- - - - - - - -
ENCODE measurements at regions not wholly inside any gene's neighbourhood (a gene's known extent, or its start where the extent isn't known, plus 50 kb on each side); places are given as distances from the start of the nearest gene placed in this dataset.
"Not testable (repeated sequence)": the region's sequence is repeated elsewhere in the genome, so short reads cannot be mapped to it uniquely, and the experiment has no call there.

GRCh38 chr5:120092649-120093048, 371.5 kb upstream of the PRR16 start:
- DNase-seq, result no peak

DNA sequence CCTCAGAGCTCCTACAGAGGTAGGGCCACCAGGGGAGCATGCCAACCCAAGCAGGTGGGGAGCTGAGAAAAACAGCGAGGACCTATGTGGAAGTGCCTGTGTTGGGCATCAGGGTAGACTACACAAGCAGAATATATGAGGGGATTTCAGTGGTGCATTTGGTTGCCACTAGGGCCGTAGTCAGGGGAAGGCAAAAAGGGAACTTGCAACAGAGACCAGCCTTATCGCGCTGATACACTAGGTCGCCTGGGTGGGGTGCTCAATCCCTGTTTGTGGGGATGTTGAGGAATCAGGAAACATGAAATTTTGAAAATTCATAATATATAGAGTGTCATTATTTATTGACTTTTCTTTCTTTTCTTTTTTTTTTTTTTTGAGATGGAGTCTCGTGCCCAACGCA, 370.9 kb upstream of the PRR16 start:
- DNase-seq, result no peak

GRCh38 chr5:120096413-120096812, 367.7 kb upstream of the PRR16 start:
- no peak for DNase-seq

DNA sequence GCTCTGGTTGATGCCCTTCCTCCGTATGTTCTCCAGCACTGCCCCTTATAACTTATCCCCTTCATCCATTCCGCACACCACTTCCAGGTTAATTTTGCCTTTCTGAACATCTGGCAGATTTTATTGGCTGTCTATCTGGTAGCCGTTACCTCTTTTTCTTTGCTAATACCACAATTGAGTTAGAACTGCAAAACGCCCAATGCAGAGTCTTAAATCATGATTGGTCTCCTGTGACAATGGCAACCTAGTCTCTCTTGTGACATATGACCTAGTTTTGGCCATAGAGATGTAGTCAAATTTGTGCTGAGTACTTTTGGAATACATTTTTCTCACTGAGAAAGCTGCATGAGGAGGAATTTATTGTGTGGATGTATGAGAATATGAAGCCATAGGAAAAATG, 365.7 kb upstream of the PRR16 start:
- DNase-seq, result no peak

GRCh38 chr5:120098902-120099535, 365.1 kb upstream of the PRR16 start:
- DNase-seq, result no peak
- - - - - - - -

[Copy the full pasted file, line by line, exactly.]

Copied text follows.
ENCODE measurements at regions not wholly inside any gene's neighbourhood (a gene's known extent, or its start where the extent isn't known, plus 50 kb on each side); places are given as distances from the start of the nearest gene placed in this dataset.
"Not testable (repeated sequence)": the region's sequence is repeated elsewhere in the genome, so short reads cannot be mapped to it uniquely, and the experiment has no call there.

GRCh38 chr5:120092649-120093048, 371.5 kb upstream of the PRR16 start:
- DNase-seq, result no peak

DNA sequence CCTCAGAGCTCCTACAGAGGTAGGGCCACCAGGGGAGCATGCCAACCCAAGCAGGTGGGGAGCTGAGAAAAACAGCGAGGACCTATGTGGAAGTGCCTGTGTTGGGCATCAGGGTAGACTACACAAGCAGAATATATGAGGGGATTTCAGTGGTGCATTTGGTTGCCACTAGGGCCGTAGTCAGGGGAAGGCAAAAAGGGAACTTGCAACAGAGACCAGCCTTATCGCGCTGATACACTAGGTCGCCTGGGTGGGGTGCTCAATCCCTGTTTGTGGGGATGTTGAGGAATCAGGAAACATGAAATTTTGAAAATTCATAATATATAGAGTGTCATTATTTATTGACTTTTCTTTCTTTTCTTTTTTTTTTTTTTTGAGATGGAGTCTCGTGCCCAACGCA, 370.9 kb upstream of the PRR16 start:
- DNase-seq, result no peak

GRCh38 chr5:120096413-120096812, 367.7 kb upstream of the PRR16 start:
- no peak for DNase-seq

DNA sequence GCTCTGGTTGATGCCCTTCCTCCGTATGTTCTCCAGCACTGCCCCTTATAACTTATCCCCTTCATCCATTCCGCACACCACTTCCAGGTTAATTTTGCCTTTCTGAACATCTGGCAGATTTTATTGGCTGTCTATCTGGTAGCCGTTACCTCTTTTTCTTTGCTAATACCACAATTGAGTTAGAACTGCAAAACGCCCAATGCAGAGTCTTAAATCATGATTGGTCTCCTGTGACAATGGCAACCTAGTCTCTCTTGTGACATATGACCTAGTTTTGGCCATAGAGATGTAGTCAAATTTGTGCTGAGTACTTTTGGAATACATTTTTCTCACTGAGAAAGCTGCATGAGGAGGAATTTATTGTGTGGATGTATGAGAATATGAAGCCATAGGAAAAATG, 365.7 kb upstream of the PRR16 start:
- DNase-seq, result no peak

GRCh38 chr5:120098902-120099535, 365.1 kb upstream of the PRR16 start:
- DNase-seq, result no peak